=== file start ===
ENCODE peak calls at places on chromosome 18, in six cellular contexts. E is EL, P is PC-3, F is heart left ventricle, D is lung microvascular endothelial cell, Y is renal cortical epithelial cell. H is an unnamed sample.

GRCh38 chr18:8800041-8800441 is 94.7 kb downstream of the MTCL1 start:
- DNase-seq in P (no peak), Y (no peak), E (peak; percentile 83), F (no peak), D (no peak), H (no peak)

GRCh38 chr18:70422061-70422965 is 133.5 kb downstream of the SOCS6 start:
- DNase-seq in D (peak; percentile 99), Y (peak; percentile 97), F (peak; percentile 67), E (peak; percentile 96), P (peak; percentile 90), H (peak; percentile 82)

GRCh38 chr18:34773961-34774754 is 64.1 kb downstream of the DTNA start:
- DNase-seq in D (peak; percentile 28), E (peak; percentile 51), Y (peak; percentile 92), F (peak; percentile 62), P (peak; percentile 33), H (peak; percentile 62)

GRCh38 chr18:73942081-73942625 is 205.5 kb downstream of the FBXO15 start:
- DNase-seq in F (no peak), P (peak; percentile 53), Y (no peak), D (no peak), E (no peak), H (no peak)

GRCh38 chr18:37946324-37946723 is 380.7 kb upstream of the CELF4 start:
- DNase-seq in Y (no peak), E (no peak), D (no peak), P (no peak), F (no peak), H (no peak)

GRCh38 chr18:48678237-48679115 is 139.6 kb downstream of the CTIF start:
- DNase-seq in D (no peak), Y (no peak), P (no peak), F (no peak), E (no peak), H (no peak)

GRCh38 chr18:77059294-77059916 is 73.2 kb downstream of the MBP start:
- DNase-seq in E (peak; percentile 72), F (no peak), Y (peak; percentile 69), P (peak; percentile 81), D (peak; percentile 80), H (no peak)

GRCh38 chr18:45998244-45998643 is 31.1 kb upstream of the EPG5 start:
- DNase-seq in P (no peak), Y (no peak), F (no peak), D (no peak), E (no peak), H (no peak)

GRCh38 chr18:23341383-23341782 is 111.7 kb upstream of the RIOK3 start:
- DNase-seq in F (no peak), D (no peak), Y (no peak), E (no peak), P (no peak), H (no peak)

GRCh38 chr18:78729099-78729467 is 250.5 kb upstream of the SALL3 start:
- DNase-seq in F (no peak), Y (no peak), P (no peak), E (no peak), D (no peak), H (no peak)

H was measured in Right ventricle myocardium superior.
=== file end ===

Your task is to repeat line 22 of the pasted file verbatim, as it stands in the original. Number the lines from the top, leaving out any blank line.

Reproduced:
H was measured in Right ventricle myocardium superior.